The crusade to ban marijuana is unquestionably harmful.  You criminalize an innocent portion of the population.  You turn politicians into hypocrites. You lay the foundation for corruption in law enforcement.  You deny the reality that an informed public can make educated decisions about substance abuse. You ignore the scientific truths that marijuana has historically had socially redeeming qualities and medical value.

In support of its pogrom against decency, we watch helplessly as our Government denies students scholarships and mothers welfare. Law enforcement conducts invasive aerial dragnets and unconstitutional searches which trespass on fundamental American privacy rights. We provide for courts to sanction feudal-like forfeitures of personal property for carrying some weed in your car or growing it on your own. And we justify it in the name of a law that should be off the books anyway.

The routine police pronouncements of major pot seizures involving millions of dollars and thousands of plants are reminiscent of Vietnamese war body counts, where the Government sold a bill of goods to the public while our generals promised ‘light at the end of the tunnel’.  That same fraud today inaccurately suggests that drugs are evil, and criminality evolves from the use, misuse, and abuse of those drugs.  The real abuse however, comes from the enforcement mechanisms our government has improperly created and wrongfully maintained.  Now the government has become the criminal, and its judicial system ratifies injustice.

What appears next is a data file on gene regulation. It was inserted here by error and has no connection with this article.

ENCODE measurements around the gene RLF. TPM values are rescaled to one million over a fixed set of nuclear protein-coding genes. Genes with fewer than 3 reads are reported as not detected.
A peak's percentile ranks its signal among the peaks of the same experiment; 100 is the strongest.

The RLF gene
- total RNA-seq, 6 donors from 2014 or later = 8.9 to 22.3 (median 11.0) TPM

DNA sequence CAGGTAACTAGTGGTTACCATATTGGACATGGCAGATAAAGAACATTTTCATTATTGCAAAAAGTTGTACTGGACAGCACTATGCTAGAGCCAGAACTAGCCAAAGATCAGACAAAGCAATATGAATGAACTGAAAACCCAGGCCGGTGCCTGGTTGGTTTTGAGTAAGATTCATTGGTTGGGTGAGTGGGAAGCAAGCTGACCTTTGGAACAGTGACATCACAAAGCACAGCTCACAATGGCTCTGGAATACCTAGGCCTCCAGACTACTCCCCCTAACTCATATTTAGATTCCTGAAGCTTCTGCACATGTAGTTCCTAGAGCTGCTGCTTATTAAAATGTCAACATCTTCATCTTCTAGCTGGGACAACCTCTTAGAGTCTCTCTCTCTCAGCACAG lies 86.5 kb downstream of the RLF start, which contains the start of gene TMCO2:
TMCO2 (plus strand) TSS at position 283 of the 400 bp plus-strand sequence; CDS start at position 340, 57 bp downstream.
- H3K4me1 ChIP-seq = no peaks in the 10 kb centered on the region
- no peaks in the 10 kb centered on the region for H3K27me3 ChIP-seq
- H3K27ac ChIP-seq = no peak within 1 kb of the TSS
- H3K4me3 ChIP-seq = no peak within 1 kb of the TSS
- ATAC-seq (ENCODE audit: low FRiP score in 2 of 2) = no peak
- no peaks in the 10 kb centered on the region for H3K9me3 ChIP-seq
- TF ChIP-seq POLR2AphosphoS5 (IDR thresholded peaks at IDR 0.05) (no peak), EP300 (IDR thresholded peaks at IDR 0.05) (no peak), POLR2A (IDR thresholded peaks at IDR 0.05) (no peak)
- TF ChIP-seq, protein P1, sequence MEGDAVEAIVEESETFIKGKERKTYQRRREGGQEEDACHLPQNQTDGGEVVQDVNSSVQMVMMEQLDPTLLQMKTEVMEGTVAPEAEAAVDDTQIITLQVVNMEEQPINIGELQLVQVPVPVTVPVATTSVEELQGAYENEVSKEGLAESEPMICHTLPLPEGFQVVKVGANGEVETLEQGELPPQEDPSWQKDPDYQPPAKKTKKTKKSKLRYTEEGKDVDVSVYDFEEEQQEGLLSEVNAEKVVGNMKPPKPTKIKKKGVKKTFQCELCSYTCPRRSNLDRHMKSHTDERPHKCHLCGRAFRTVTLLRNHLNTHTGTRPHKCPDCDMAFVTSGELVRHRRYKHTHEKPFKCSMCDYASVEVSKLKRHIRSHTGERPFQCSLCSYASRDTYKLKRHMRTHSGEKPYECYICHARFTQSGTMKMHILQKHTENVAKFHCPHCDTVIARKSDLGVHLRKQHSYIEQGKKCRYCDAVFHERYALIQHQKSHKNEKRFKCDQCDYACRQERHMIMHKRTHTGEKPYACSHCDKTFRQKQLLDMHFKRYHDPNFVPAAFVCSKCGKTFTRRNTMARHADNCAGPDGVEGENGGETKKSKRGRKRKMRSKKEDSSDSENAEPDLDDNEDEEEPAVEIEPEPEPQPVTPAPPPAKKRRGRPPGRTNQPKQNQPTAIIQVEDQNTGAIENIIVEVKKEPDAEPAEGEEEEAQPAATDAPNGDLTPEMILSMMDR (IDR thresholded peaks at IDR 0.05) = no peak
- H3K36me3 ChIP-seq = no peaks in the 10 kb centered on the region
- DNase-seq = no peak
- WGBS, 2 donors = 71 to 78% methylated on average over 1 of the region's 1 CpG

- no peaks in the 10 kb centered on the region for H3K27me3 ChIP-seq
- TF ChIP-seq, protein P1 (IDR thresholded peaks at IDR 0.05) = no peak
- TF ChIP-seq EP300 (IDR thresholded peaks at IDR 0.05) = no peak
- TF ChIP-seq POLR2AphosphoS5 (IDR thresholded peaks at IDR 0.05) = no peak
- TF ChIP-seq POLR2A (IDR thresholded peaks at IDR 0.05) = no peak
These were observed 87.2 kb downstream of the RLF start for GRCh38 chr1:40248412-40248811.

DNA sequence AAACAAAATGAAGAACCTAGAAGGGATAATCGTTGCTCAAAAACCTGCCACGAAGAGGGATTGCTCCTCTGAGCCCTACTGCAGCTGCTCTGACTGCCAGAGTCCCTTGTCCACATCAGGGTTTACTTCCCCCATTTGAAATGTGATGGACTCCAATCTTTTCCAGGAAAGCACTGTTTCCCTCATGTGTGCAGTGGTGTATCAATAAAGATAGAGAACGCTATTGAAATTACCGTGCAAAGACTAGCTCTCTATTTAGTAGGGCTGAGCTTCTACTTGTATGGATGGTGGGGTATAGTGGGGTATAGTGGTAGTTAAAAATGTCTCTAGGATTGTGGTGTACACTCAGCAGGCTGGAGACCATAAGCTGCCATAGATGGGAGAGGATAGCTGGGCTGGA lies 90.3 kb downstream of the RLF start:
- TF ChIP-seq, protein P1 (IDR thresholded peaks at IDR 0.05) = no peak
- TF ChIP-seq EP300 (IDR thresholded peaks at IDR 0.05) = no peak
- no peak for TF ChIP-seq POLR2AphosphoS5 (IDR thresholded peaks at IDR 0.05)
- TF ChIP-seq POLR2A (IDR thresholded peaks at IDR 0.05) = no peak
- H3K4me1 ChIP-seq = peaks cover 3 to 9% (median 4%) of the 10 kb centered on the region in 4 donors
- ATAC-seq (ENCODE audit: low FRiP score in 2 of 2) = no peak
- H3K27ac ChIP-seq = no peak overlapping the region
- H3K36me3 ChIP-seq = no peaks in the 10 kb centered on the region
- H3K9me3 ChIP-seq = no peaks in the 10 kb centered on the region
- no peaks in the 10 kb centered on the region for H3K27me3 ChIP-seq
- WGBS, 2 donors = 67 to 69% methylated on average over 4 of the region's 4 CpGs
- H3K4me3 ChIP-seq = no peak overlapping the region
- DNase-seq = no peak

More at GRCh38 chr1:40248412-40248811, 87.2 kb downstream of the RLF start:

I am not content, though, with saying pot should be legalized because the Government’s activities are a far more criminal than they are just.  I am not content with saying taxing weed today is our way of balancing budgets tomorrow. I am for legalizing marijuana because it is responsible and just legislation that preserves the dignity of the human being while maximizing individual liberty.